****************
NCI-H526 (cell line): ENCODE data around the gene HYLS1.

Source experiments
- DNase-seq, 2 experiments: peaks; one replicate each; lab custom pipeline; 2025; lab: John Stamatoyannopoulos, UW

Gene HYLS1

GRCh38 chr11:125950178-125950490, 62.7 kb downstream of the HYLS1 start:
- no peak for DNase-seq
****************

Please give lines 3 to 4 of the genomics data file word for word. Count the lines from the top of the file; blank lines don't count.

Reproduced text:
- DNase-seq, 2 experiments: peaks; one replicate each; lab custom pipeline; 2025; lab: John Stamatoyannopoulos, UW

Gene HYLS1